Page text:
Skin, Hair, And Nail Vitamins: Do They Really Work?
Who doesn't want glossy hair, clear skin, and nails that can withstand coats of gel polish and more? A healthy diet paired with regular exercise does the trick for some women, but for others hoping for their hair, skin, and nails to look their best, they turn to vitamins and health supplements for that extra boost.
While many of these products are safe, it's always best to know which combinations of vitamins are best for your specific health and beauty needs, and if they can live up to their amazing claims — and which to avoid altogether.
But first, the lowdown
Know that these supplements are not magic solve-all products. According to Dr. Marina Peredo, associate clinical professor of dermatology at Mount Sinai Hospital, and clinical nutritionist Josephine Tutrani, the most that these products do is assist your body in producing necessary nutrients for beautiful hair, skin, and nails. They can also reinforce your body's natural processes of renewing cells, speeding up the shedding of dead cells and their replacement with new cells, and ultimately making your hair, skin, and nails appear healthier. For those with certain vitamin deficiencies that affect hair and nail growth, these supplements can help, too.
Expecting dramatic results (and looking like a walking Instagram filter) is rather unrealistic. When taking beauty supplements, the keywords to keep in mind are "improvement and enhancement," rather than "complete overhaul."
In addition to this, Dr. Holly Philips, MD, also advices against taking excessive amounts of these supplements. Drinking more of them won't necessarily mean quicker and more noticeable results; your body will pretty much just expel the excess amounts in your next bathroom break. There's a reason why these products have a recommended dosages; your body can only take so much vitamins at a time and can only process up to a certain amount. Having too much of them can even result in complications.
Thirdly, sorry, ladies, but when it comes to aging, these supplements offer little, if anything, in battling the effects of time on your bodies. Don't be carried away by products that claim to be able to change your appearance, i.e.: erasing wrinkles and aiding robust hair growth.
And lastly, always, always consult your doctor before taking any of these products. This is especially true if you are on other medications that may interact with them.
Now that you have a basic understanding of how these products can fit into your beauty regimen, let's move on to which vitamins and supplements can best address your beauty concerns.
Biotin is essentially a water-soluble version of Vitamin B. It's what stimulates healthy nail growth and shields against nail brittleness and dryness. When it comes to hair, it protects your scalp from dryness and flakiness, while improving hair elasticity. Consider a biotin supplement if you get regular mani-pedis, and often have your hair in an updo for long periods of time.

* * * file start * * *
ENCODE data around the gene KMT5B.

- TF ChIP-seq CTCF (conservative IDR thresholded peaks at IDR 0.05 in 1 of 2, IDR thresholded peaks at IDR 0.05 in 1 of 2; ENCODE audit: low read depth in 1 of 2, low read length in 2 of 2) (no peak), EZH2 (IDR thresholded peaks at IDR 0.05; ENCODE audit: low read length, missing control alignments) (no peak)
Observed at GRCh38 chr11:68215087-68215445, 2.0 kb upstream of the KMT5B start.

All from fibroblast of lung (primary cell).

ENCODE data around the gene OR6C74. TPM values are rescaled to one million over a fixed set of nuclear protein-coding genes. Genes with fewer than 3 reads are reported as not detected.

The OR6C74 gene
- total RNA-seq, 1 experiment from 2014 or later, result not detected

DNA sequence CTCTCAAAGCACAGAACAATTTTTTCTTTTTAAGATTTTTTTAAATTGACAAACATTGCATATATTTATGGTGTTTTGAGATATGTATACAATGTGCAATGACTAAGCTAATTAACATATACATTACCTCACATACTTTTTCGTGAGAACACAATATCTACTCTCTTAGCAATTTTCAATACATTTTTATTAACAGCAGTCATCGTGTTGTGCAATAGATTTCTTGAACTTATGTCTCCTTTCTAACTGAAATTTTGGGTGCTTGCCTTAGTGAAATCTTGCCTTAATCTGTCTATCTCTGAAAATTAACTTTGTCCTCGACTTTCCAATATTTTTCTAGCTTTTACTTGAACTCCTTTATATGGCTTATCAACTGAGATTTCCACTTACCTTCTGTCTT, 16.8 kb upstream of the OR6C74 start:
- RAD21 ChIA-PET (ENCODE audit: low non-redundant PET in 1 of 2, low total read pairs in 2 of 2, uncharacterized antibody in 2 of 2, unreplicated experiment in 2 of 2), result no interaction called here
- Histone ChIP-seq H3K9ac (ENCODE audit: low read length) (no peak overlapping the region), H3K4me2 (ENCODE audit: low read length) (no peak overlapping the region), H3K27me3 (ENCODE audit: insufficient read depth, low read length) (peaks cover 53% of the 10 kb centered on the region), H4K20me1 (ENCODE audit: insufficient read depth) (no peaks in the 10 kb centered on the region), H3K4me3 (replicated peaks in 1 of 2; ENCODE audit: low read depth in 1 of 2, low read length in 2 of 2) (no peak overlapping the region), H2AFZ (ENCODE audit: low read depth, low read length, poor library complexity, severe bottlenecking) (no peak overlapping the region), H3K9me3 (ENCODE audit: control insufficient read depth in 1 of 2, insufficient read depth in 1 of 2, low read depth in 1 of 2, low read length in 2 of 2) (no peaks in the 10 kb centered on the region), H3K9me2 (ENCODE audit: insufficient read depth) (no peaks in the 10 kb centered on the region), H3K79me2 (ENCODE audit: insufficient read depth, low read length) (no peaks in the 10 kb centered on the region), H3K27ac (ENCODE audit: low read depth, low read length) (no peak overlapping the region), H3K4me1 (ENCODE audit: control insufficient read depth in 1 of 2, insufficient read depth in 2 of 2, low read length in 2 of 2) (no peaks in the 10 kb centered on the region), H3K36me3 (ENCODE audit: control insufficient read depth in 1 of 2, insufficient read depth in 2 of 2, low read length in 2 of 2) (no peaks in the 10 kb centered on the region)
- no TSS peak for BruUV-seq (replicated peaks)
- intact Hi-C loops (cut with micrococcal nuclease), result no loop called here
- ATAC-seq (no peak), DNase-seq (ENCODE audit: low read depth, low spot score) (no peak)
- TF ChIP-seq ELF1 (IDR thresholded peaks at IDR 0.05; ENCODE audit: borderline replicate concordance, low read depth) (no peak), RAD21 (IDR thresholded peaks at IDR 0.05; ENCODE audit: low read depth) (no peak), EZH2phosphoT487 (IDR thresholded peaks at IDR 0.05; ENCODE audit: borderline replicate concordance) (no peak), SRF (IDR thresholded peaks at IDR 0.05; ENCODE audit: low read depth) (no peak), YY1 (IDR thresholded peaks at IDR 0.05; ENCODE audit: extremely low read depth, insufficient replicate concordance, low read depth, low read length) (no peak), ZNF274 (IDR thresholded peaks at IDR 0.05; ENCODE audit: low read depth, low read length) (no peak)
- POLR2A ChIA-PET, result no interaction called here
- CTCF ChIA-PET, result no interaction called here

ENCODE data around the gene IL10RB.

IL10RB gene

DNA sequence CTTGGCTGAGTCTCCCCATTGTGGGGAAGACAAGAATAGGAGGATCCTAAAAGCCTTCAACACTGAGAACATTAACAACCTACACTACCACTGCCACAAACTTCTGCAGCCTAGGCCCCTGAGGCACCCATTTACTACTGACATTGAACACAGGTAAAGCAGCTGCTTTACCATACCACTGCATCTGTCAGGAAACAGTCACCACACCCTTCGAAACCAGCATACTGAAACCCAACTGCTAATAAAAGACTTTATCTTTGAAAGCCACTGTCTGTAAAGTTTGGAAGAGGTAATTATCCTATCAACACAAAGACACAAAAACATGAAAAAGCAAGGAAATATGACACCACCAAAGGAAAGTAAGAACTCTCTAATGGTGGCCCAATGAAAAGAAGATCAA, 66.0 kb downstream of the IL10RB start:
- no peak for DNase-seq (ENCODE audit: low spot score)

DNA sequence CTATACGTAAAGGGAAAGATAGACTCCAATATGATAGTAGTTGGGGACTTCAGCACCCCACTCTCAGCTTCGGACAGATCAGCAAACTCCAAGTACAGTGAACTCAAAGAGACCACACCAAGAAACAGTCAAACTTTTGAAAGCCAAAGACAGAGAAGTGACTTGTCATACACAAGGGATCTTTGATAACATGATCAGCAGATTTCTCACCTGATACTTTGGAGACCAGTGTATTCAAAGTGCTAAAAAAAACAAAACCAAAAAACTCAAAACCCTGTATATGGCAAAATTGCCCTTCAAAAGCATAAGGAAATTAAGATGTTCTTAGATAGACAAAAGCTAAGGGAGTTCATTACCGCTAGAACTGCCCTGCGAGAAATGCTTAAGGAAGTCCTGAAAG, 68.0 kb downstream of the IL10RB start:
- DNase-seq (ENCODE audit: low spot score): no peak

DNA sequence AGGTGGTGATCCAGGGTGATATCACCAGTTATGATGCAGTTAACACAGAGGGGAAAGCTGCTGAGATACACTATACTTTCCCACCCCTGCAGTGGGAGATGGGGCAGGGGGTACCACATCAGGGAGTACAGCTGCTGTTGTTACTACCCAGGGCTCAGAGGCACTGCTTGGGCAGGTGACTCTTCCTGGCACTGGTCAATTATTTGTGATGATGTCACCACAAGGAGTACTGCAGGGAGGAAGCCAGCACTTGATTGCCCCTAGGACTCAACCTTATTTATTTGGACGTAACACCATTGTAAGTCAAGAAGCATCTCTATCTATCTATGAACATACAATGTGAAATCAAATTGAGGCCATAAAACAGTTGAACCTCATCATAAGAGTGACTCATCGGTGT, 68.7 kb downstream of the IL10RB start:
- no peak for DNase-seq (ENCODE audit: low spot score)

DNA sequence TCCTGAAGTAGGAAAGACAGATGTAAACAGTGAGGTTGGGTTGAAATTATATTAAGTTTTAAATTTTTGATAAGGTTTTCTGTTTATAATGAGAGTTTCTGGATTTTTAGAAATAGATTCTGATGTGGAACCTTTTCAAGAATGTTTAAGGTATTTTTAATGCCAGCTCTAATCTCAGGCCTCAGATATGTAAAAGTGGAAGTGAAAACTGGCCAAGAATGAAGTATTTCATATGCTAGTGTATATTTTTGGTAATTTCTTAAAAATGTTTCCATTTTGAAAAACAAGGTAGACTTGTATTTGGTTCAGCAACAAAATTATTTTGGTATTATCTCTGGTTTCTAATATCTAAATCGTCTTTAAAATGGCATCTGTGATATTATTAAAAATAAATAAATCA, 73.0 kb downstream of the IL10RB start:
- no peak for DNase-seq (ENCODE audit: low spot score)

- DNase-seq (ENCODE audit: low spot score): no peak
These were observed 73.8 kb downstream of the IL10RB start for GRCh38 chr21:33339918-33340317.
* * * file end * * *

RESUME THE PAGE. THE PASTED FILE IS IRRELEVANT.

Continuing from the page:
Take: Vitamin B
Do you often have to deal with breakouts? Then vitamin B is a bearer of good news. It can act as a skin antioxidant that can help stomp bacteria that cause and feed acne, while also controlling testosterone levels that cause the same. Vitamin B is also highly recommended for ladies that are prone to stress-related breakouts as it keeps adrenal glands (glands that produce hormones to respond to stress) in control.
Take: Omega 3 fatty acids
Omega 3 is a great way to add much needed moisture to your scalp. "The DHA and EPA found in omega-3 adds luster, elasticity and shine to dull strands, promoting the restart of hair growth,” says Dr. Peredo. For those with skin concerns, Omega 3 can help your everyday sunscreen do its job by providing protection against harmful UV rays and sunburn.
Consider: Vitamin E
Not enough evidence can prove that Vitamin E can help in improving, hair, skin, and nails, but it does have some anti-inflammatory properties that can help those dealing with eczema and psoriasis.
Consider: Vitamin C
The citrusy vitamin aids in the formation of collagen — something our skin needs to stay supple and smooth. Vitamin C can help, but according to experts, you'll have to take lots and lots of it to see noticeable results.
Consider: Vitamin A
Vitamin A is good acne prevention. It doesn't work for all women, so don't expect it to be a game-changer.
Skip: Growth hormone therapy
Say what? According to Dr. Peredo, there's a new beauty-meets-science trend that claims human hormone growth therapy that can turn back the effects of time on hair, skin, and nails. No evidence supports this, and it is usually only recommended for those with pituitary concerns. The effects on those that take it without the condition have not been documented or tested.